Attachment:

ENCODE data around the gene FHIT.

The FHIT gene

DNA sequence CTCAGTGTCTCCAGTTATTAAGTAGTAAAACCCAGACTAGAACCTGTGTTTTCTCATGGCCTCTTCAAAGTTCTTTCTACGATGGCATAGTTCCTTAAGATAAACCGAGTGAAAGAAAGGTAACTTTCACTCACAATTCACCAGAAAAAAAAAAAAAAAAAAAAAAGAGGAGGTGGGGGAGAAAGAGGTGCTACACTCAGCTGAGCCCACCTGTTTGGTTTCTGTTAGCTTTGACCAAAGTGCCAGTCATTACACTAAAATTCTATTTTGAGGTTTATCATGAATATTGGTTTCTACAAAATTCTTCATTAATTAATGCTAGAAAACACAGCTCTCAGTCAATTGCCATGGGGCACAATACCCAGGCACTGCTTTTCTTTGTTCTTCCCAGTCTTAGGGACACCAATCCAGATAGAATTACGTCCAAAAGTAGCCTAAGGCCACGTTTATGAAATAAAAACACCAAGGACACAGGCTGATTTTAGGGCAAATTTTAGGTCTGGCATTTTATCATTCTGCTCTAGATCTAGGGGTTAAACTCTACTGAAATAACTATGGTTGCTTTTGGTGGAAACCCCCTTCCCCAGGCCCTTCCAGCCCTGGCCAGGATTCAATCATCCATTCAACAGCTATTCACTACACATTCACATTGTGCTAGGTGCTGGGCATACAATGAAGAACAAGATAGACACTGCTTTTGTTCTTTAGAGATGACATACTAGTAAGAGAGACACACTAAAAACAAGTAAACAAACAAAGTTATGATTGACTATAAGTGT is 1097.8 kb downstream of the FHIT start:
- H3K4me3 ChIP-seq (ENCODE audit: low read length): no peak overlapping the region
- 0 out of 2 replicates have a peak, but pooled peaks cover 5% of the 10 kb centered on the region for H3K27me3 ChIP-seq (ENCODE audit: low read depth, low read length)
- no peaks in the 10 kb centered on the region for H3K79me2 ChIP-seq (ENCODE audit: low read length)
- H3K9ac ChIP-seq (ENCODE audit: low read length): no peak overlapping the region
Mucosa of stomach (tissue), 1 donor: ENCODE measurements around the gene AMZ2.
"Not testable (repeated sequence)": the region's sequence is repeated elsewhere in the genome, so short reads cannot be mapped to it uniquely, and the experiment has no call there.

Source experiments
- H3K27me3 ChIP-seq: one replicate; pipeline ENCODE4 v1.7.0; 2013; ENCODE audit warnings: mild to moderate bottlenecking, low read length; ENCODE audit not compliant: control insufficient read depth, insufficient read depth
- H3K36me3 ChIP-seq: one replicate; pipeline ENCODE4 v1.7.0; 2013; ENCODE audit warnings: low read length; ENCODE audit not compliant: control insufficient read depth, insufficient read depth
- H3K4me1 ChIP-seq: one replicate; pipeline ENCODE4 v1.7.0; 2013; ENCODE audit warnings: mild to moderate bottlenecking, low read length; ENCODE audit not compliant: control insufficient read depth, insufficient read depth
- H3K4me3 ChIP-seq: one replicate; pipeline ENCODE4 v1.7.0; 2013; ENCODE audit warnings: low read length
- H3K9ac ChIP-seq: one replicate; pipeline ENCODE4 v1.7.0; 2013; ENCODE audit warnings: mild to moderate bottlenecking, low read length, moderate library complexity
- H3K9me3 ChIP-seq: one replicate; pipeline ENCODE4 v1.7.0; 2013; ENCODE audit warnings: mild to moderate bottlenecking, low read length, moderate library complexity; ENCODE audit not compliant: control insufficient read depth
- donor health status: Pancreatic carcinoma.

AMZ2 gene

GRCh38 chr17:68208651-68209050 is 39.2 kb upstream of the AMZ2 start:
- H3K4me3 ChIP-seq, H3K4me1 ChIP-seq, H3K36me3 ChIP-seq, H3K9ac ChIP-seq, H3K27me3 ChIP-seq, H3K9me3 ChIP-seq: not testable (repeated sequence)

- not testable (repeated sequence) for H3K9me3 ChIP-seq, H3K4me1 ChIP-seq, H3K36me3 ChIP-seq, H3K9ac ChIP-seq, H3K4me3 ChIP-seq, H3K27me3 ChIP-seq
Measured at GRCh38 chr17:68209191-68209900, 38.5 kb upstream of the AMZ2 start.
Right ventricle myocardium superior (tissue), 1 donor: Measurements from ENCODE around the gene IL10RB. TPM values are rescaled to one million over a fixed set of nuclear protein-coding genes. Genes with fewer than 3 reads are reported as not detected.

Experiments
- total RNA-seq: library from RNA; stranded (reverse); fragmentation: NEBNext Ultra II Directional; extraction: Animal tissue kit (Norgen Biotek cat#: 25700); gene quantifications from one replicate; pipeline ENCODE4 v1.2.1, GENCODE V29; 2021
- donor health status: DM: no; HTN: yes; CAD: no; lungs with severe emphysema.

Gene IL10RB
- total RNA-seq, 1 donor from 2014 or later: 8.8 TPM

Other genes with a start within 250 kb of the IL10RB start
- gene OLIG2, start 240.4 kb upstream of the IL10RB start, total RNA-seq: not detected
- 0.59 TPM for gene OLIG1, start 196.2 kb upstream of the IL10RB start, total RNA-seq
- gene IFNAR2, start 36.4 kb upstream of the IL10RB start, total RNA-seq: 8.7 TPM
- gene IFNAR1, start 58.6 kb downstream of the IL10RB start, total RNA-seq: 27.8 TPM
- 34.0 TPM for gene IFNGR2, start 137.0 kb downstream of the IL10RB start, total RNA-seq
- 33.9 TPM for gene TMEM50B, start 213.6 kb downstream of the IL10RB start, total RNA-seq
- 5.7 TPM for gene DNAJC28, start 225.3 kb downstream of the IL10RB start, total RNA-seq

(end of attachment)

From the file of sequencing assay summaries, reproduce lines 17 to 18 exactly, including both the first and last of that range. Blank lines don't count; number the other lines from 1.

- donor health status: Pancreatic carcinoma.

AMZ2 gene